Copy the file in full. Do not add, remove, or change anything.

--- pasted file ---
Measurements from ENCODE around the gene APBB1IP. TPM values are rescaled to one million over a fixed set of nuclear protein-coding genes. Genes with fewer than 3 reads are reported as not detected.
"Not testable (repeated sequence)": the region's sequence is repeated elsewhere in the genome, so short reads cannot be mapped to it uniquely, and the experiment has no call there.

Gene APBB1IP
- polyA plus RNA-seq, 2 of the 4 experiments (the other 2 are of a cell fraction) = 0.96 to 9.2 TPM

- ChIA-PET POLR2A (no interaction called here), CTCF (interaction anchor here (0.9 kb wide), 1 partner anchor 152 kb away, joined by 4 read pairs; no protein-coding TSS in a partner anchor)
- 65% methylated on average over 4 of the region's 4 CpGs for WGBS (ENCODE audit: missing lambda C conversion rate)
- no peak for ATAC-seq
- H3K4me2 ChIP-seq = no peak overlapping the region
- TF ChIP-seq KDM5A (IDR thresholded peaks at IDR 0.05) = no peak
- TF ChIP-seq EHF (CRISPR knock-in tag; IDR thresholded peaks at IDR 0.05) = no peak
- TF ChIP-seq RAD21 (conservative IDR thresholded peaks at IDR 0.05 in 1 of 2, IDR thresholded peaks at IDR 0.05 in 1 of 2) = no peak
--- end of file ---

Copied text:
Measurements from ENCODE around the gene APBB1IP. TPM values are rescaled to one million over a fixed set of nuclear protein-coding genes. Genes with fewer than 3 reads are reported as not detected.
"Not testable (repeated sequence)": the region's sequence is repeated elsewhere in the genome, so short reads cannot be mapped to it uniquely, and the experiment has no call there.

Gene APBB1IP
- polyA plus RNA-seq, 2 of the 4 experiments (the other 2 are of a cell fraction) = 0.96 to 9.2 TPM

- ChIA-PET POLR2A (no interaction called here), CTCF (interaction anchor here (0.9 kb wide), 1 partner anchor 152 kb away, joined by 4 read pairs; no protein-coding TSS in a partner anchor)
- 65% methylated on average over 4 of the region's 4 CpGs for WGBS (ENCODE audit: missing lambda C conversion rate)
- no peak for ATAC-seq
- H3K4me2 ChIP-seq = no peak overlapping the region
- TF ChIP-seq KDM5A (IDR thresholded peaks at IDR 0.05) = no peak
- TF ChIP-seq EHF (CRISPR knock-in tag; IDR thresholded peaks at IDR 0.05) = no peak
- TF ChIP-seq RAD21 (conservative IDR thresholded peaks at IDR 0.05 in 1 of 2, IDR thresholded peaks at IDR 0.05 in 1 of 2) = no peak